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M E A S U R I N G   L I G H T (continued)

4. RADIOMETRIC MEASUREMENTS (continued)



4.3 Radiometry at Light Receiving Plane
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Radiated flux (Phi), see para. 4.1.1, of course is the same in the beam, at the source, and at the sink.
But anyway, the various kinds of flux densities and distributions are of different interest in the beam / at the source / at the sink. Let us now approach the sink and look at the irradiance that we get there:



4.3.1 Irradiance  E
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Key words:
SPATIAL FLUX DENSITY | FLUX PER AREA | RECEIVED FLUX | WATT PER SQUARE-METER | RADIANT IRRADIANCE | RADIANT INCIDANCE | DOSE RATE | OVERFILLED APERTURE | SUBSTITUTE INSTRUMENTATION


Description, definition, unit:

Irradiance  E  is quite a simple concept, very similar to radiant emittance  M   (para. 4.2.1):

Like emittance  M , irradiance  E  also is SPATIAL FLUX DENSITY. It is FLUX PER AREA; or, more precise: the total RECEIVED FLUX per unit detector area:

          E = (Phi) / A2

When calling it "total" RECEIVED FLUX I mean flux received from   a l l   directions of space.
That poses no problem, if the detector aperture of your instrument is very mat and dull, for example the soot layer that is used in some bolometers and thermopiles.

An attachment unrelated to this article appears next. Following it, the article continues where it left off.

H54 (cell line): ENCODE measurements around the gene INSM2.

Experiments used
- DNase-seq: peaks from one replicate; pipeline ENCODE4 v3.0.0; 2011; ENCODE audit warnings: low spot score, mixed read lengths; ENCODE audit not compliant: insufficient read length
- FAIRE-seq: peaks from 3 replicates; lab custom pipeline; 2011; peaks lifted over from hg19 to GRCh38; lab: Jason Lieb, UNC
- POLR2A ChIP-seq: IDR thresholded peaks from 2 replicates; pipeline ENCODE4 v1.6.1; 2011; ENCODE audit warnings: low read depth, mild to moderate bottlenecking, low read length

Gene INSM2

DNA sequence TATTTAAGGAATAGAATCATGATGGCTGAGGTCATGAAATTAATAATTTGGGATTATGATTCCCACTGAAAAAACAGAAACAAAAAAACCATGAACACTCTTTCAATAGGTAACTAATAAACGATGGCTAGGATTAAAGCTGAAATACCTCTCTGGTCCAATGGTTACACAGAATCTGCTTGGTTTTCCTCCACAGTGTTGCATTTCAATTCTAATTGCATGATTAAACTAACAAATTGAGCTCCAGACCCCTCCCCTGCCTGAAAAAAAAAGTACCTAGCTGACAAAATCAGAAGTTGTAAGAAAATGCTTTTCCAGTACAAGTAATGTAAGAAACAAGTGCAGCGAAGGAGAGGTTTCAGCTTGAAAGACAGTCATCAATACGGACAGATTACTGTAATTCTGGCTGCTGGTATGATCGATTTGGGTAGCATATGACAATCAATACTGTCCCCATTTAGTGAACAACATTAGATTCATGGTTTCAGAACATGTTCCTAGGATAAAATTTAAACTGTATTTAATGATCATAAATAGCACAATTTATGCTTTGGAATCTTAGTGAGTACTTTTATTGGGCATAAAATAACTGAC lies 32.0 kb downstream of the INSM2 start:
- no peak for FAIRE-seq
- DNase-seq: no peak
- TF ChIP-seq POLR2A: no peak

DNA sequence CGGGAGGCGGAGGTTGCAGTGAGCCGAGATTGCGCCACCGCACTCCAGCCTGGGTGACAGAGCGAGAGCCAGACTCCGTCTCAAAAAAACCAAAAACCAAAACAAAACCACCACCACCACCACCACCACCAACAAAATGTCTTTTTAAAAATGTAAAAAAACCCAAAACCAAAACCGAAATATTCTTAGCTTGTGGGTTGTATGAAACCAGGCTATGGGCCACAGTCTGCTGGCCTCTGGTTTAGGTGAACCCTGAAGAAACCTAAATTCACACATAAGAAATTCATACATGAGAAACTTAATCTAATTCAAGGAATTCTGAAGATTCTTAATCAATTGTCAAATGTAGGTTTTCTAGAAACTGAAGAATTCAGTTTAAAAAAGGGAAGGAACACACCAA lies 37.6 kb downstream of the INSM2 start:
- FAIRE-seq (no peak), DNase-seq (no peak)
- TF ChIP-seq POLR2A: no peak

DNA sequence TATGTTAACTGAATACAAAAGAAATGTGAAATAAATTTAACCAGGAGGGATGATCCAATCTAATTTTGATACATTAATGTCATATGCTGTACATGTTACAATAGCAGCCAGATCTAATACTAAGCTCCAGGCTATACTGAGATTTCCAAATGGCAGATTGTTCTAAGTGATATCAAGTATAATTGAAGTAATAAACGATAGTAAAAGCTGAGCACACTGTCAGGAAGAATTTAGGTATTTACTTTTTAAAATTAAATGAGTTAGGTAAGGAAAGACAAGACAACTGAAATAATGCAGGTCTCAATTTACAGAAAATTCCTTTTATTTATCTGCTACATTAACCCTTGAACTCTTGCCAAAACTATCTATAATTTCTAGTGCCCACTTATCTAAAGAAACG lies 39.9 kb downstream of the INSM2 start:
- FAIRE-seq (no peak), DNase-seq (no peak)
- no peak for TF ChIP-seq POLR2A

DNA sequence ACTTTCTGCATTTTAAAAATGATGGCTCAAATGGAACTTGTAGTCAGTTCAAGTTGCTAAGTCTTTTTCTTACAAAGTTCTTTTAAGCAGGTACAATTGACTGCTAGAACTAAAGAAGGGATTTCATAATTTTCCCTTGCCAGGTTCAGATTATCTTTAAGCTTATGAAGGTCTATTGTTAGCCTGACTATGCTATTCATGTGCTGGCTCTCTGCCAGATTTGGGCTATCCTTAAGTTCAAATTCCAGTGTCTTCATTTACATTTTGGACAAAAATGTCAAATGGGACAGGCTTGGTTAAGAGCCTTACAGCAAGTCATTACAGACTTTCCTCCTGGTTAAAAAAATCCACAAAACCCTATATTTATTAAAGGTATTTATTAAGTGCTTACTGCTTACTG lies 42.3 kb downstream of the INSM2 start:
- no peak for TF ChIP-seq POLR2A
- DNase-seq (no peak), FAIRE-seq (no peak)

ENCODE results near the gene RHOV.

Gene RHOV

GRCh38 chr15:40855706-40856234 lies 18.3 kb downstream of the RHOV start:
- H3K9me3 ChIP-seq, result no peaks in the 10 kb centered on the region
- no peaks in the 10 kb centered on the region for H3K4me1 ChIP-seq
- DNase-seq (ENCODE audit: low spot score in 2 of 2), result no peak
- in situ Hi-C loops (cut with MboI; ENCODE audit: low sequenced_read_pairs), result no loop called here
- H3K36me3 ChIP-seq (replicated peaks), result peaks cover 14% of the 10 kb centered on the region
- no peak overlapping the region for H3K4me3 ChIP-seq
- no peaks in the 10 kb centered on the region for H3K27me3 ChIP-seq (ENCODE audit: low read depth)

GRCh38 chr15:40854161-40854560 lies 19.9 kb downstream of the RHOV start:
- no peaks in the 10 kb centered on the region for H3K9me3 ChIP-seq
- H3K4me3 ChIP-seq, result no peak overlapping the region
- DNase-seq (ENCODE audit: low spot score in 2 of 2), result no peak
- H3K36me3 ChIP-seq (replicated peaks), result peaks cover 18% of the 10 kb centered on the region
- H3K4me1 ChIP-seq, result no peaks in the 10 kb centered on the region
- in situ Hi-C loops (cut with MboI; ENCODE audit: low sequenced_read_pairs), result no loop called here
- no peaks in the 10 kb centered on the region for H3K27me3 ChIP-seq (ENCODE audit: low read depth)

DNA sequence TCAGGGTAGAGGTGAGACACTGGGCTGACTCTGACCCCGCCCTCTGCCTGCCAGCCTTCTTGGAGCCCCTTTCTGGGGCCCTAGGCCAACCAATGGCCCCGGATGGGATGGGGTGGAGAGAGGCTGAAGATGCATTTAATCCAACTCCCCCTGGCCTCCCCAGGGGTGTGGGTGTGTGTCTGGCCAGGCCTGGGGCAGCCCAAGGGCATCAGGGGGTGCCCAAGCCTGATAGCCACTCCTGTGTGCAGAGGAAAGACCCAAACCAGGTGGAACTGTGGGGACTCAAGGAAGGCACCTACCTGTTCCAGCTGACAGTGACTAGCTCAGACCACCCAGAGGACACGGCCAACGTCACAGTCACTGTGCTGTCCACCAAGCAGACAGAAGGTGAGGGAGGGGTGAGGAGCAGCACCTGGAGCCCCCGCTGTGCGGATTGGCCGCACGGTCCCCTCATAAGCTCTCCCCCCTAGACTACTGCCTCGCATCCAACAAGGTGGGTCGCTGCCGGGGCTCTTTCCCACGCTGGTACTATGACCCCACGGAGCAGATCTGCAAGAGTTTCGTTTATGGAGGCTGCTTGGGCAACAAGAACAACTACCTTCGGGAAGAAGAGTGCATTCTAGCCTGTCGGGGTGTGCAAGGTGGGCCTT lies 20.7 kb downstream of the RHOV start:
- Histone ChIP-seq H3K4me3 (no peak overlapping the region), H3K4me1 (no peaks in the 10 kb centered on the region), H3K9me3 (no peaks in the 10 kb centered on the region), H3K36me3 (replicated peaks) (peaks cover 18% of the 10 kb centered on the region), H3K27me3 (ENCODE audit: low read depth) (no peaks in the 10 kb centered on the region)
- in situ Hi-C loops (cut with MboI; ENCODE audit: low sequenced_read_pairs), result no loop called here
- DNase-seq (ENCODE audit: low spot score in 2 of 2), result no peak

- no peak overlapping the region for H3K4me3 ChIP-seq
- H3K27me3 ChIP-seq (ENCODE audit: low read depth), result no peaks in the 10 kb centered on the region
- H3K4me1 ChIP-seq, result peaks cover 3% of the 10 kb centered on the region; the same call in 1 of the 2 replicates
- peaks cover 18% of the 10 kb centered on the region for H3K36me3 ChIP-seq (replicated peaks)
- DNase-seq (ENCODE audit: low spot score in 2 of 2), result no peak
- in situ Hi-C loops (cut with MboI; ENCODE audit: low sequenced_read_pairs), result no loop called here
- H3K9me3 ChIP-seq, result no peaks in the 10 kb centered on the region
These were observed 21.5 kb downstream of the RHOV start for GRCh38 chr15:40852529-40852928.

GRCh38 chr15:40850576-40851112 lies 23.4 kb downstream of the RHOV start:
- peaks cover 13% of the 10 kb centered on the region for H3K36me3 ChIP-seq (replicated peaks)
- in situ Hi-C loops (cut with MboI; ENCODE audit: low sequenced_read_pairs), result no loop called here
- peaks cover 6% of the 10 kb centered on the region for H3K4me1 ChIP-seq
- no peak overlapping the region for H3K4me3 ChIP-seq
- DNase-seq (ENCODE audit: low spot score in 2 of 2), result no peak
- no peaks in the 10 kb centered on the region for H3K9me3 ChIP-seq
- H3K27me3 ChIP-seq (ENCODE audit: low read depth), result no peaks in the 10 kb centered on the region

But if your detector's reflection characteristics has some gloss component, then cosine correction (para. 4.3.3) will be necessary.

The unit to apply for irradiance is
      WATT PER SQUARE-METER = W / m^2

It is the very same unit like the one used for emittance  M  (para. 4.2.1); so watch out when you meet the unit alone without the quantity name.


Other names:

This same quantity, Irradiance, is sometimes called "RADIANT IRRADIANCE" and "RADIANT INCIDANCE".
In photochemistry, in phototherapy, and in photobiology, this quantity is called "DOSE RATE" (1).


Measurement procedure:

Your detector's sensitive aperture needs to be filled entirely; better   O V E R F I L L   it. Otherwise the irradiance meter presumes homogeneous radiation in a field that is larger than the actually irradiated field. And hence, irradiance reading will be too low. Fig. 4.3.1 shows it in a cookbook manner.

    fig.4.3.1: overfilling detectors (24 kByte)

Do we really need a specialized irradiance meter, or can we use some SUBSTITUTE INSTRUMENTATION? - We can.
If you precisely know the sensitive aperture area size of your radiant flux meter ("radiometer", "power meter"), then take a flux measurement (at OVERFILLED detector APERTURE!) and divide this reading by detector aperture area. Quick and easy.


Link and Literature:
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Subject used in source
name "DOSE RATE" text ref. (1) Publication CIE No. 17.4 (1987)
"International Lighting Vocabulary"
Para. 06-25, page 170
Commission Internationale de l'Éclairage
(= International Commission on Illumination),
Kegelgasse 27, A-1030 Wien, Austria



Continued: 4.3.2 Radiant Exposure H

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Last modified October 17th, 2003 18:52